Did ancient Byzantine artists copy from the Shroud?
by VoxDoc of SingingVoice & turin-shroud.blogspot.com


Did the Shroud of Turin serve as an original model for many Byzantine icons? Throughout the first five centuries after the death of Christ, he was usually represented as youthful, beardless, and with short hair. The detail below of Christ Enthroned from the apse mosaic of San Vitale, Ravenna (c. 545) demonstrates this clearly.1

Christ Enthroned (c. 545). San Vitale, Ravenna.
Image courtesy of Early Christian and Byzantine Art.

During the late sixth century artists began representing Christ’s image in various media so that it had many uncanny similarities to the image on the Shroud of Turin. See the photographs of the face of the man in the Shroud and its negative image below.

Shroud FaceShroud Face Neg
Positive and Negative facial images of the Shroud of Turin.
Images © 1978, Barrie M. Schwortz. Courtesy of The Shroud of Turin Website.

French scholar Paul Vignon, was one of the first to notice these similarities and catalogued at least 15 distinct markings that many of the icons have in common with the Shroud image. Three of the most common markings are a topless square between the eyebrows, a “v” shape at the bridge of the nose, and two wisps of hair.2 Dating from c. 590 is one of the earliest and most beautiful icons, the Christ Pantocrator, pictured below. It is painted in encaustic, an early technique involving beeswax.

Sin Sal
Christ Pantocrator (c. 590). Monastery of St. Catherine, Mt. Sinai.
Image courtesy of Byzantine Icons.

Using a Polarized Image Overlay Technique that they developed Whanger and Whanger (1998:20) discovered 170 points of congruence between the St. Catherine’s Pantocrator icon and the Shroud face. In a court of law the forensic standard for fingerprints is 14 points of congruence, for faces 45-60.

During the first reign of the Byzantine emperor Justinian II (685-695), the first known coinage to feature Christ’s portrait appeared. The gold solidus below dates from c. 690.

Gold solidus (c. 690).
Image courtesy of The Catholic Counter-Reformation in the XXth Century, (May 2000).

The Whangers (1998:20) found 145 points of congruence between the Justinian solidus and the Shroud face. This evidence strongly suggests the Shroud as the model for both the Pantocrator icon and the Justinian solidus.3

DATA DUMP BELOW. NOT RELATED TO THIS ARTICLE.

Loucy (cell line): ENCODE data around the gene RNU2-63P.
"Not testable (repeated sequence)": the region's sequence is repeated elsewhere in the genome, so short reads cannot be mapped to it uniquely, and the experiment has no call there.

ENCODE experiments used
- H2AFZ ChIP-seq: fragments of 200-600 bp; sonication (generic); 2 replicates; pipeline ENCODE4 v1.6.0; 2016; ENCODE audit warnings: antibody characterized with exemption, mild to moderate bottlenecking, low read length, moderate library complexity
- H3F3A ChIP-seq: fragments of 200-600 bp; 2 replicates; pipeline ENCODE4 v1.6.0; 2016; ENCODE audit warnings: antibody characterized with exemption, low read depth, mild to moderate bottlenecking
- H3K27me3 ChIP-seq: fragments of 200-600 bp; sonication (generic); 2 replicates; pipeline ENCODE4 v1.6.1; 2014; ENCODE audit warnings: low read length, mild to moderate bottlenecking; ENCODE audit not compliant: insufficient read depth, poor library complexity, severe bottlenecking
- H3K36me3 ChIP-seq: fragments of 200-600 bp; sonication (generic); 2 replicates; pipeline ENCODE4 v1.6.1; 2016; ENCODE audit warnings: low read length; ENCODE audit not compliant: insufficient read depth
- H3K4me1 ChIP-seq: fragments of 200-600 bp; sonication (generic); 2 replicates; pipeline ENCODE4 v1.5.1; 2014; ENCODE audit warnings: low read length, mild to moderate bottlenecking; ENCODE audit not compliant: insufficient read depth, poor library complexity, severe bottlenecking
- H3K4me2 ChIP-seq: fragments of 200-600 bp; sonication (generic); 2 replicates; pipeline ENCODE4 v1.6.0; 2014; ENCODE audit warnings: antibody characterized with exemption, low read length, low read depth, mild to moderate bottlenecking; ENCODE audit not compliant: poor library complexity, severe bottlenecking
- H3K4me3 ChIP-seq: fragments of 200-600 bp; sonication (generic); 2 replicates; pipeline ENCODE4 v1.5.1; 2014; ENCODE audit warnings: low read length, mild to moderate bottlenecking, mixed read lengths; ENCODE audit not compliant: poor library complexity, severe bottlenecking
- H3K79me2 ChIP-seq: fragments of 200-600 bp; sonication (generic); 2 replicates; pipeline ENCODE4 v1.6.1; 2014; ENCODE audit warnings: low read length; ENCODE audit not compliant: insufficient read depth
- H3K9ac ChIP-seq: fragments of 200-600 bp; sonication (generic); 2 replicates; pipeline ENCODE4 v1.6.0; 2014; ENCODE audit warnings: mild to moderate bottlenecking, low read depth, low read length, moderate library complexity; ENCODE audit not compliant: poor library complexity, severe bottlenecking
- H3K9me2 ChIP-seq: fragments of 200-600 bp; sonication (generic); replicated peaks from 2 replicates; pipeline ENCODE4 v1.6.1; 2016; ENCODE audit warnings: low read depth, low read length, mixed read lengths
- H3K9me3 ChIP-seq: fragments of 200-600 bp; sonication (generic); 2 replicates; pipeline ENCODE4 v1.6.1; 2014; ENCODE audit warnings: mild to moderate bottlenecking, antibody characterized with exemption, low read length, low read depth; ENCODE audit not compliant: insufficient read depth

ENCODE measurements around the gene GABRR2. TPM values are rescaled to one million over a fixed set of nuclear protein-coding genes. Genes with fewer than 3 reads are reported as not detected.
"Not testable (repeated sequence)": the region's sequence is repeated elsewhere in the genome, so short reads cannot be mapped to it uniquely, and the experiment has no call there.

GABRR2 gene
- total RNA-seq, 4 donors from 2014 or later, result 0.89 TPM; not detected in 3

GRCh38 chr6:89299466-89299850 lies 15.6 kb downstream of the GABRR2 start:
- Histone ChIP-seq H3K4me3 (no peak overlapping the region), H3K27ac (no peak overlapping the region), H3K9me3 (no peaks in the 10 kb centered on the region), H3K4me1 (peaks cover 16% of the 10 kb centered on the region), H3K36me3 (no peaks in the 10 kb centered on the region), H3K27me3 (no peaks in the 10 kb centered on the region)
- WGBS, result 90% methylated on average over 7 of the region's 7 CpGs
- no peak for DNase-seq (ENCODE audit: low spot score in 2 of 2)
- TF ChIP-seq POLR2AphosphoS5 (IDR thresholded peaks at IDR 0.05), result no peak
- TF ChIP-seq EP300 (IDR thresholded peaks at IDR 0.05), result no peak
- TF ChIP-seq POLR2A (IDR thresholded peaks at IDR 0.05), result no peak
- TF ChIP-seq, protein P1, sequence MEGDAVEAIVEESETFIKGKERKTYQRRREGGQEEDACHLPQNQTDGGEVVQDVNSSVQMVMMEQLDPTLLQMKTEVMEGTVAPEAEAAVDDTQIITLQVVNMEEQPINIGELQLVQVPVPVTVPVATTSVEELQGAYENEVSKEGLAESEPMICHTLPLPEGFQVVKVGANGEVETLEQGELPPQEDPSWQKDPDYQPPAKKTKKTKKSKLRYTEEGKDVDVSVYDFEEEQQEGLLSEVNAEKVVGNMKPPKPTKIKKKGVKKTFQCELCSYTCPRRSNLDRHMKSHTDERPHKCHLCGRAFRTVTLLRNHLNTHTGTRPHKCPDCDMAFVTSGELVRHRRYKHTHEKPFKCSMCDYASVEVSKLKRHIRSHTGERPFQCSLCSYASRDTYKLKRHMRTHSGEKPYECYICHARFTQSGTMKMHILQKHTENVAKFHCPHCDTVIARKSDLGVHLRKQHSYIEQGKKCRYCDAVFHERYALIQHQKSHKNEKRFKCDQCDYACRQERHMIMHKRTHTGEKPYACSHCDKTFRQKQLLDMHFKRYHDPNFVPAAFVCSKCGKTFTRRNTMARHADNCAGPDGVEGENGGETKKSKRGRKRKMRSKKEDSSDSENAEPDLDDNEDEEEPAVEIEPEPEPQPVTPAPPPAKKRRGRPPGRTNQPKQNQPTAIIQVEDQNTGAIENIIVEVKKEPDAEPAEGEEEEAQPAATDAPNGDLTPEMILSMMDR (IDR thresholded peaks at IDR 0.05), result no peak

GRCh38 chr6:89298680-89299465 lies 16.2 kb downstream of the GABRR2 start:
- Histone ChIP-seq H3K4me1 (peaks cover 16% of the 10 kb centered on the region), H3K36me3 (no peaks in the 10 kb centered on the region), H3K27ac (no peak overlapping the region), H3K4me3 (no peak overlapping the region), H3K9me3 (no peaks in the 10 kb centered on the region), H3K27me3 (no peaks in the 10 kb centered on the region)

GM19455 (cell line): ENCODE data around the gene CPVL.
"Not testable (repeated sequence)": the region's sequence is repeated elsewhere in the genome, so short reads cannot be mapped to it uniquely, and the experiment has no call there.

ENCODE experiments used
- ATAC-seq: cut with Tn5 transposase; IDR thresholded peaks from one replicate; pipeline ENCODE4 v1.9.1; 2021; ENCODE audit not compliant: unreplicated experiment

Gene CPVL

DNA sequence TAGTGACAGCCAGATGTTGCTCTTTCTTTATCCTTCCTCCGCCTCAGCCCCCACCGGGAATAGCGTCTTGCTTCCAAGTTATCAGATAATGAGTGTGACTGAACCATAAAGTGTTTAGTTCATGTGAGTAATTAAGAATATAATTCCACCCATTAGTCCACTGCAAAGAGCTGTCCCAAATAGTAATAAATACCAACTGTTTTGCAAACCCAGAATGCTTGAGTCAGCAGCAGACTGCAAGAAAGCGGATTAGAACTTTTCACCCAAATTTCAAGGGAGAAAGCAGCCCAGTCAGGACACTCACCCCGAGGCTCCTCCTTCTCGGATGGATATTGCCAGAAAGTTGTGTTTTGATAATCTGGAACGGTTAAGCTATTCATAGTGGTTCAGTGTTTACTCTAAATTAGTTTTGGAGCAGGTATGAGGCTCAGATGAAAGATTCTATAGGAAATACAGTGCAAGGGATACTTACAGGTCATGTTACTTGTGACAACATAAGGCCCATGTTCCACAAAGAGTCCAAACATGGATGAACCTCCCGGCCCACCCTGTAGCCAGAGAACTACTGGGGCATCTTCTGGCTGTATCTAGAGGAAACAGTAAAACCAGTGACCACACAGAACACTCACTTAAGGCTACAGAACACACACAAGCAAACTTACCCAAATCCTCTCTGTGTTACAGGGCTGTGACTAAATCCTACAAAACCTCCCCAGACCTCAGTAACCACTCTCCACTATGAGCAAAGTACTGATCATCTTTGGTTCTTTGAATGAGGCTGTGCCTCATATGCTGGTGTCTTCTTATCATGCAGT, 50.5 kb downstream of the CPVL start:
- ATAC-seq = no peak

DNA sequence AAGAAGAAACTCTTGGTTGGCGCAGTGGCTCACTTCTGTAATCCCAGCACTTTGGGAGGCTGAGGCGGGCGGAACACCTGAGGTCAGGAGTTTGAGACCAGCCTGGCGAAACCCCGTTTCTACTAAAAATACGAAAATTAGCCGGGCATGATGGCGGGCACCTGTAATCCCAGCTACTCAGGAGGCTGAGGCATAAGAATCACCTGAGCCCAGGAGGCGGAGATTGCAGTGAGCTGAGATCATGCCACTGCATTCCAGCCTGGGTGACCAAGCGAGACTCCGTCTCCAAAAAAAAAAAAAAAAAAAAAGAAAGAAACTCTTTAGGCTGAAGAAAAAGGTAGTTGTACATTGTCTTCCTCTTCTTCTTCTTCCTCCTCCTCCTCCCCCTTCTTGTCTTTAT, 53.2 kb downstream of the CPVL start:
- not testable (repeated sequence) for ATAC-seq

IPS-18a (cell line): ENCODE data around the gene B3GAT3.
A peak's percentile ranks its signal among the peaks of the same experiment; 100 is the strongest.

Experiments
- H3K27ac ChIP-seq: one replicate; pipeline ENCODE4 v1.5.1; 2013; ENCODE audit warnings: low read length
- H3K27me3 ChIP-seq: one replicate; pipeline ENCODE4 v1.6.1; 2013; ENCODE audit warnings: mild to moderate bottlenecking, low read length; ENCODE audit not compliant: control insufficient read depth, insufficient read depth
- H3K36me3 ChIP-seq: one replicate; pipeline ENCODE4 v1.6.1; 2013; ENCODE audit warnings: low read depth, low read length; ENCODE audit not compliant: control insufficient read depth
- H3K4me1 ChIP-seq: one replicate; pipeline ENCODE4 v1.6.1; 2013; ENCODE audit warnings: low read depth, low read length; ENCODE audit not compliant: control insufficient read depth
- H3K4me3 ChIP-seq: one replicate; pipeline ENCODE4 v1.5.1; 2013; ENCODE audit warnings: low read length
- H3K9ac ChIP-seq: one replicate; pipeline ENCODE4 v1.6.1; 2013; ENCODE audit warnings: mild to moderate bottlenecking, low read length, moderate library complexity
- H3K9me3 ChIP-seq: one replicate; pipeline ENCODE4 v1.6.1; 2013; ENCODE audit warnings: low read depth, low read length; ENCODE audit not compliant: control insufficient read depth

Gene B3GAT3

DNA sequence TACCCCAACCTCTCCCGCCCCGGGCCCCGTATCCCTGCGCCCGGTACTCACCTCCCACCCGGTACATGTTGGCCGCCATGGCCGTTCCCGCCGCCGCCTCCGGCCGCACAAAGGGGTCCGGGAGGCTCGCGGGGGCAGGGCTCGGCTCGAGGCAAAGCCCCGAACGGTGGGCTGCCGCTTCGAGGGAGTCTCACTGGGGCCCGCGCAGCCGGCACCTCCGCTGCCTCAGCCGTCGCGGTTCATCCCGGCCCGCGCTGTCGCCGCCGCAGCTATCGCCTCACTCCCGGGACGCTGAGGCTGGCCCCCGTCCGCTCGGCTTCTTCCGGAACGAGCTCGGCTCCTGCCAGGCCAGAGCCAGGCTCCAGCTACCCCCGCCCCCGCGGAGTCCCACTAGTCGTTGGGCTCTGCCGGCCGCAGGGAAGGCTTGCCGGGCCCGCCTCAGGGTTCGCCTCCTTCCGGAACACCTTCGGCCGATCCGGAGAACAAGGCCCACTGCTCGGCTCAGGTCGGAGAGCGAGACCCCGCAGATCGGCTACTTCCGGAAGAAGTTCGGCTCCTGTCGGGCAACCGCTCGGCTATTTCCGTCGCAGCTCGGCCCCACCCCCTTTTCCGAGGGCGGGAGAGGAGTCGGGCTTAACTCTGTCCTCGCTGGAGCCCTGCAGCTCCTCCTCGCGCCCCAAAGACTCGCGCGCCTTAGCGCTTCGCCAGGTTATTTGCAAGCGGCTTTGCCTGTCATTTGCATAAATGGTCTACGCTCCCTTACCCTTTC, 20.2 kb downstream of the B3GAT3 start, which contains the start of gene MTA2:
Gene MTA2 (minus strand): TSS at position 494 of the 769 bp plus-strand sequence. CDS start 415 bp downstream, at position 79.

Three of the most famous icons exhibiting several of the Vignon markings can be seen in the following examples. The first is the Christ Pantocrator mosaic (c. 1050-1100) from the dome of the Church at Daphni, near Athens. Notable are the “v” shaped triangle at the bridge of the nose, and a stylized version of the topless square.4

(Left) Christ Pancrator (c. 1050-1100), Daphni. Image courtesy of Dr. Allen Farber, Art Dept., State University of New York College at Oneonta.
The Christ Pantocrator, (c. 1148) from the mosaic in the apse of Cefalù Cathedral, Cefalù, Sicily can be seen in the second example below. It has exaggerated strands of hair and also the stylized “v” and topless square.

Christ Pantocrator (c. 1148), Cefalù. Image courtesy of Dr. Oleg Bychov, Theology Dept., St. Bonaventure University.

The final image is a detail from the mosaic of the Deesis from the south gallery of Hagia Sophia in Istanbul. Most of the markings are present, though the strands of hair are missing. This mosaic dates from ca. 1260-1280, around the earliest date given for the Shroud from the Carbon 14 dating.

Hagia Sophia
Detail of the Deesis (c. 1260-1280), Hagia Sophia. Image courtesy of Orthodox Ministry ACCESS Icon Gallery.

Armenian artist P. Ariel Agemian created this modern “icon” (shown below) in 1935 using the Shroud image as his model. This image is one of my favorites. For animations of the positive and negative images of the Shroud morphing into the Agemian portrait, see Holy Shroud Guild and Jesus Shroud Face websites.

Face of Christ (1935). P. Ariel Agemian. Scan of plate 36 from Kenneth E. Stevenson and Gary R. Habermas, Verdict on the Shroud (Wayne, PA: Dell/Banbury, 1981). Out of Print.

The image below is obviously a composite of the Agemian and the Shroud negative image. It was allegedly made in 1978 by NASA engineers. However, it has been claimed by some to be a miraculous manifestation by the Indian spiritual master Sai Baba. No further comment is really necessary.

Composite image of the Agemian and the Shroud face negative (1978).
Image courtesy of Visages du Christ.
1. An even earlier example, Christ the Good Shepherd, ca. 430 from the Mausoleum of Gallia Placidia can be seen at Images from World History.
2. Other Vignon markings include: (1) a transverse streak across the forehead, (2) a raised right eyebrow, (3) large, accentuated eyes, (4) accentuated cheeks, (5) an enlarged left nostril, (6) a line between the nose and upper lip, (7) a heavy line under the lower lip, (8) a hairless area between the lower lip and beard, (9) a forked beard, and (10) the left sidelock of hair is longer than the right. See Wilson (1998:Plate 39b).
3. For more on the Whanger’s research, see the Council for Study of the Shroud of Turin. It contains Quicktime and AVI movies for fascinating image comparisons. To view an interactive java applet with an image overlay and image density averaging of the Pantocrator icon and the Shroud face, see The Shroud of Turin Story – Java applets showing image comparisons.
4. For another image of this icon see also The Shroud of Turin Story: The Daphni Pantocrator.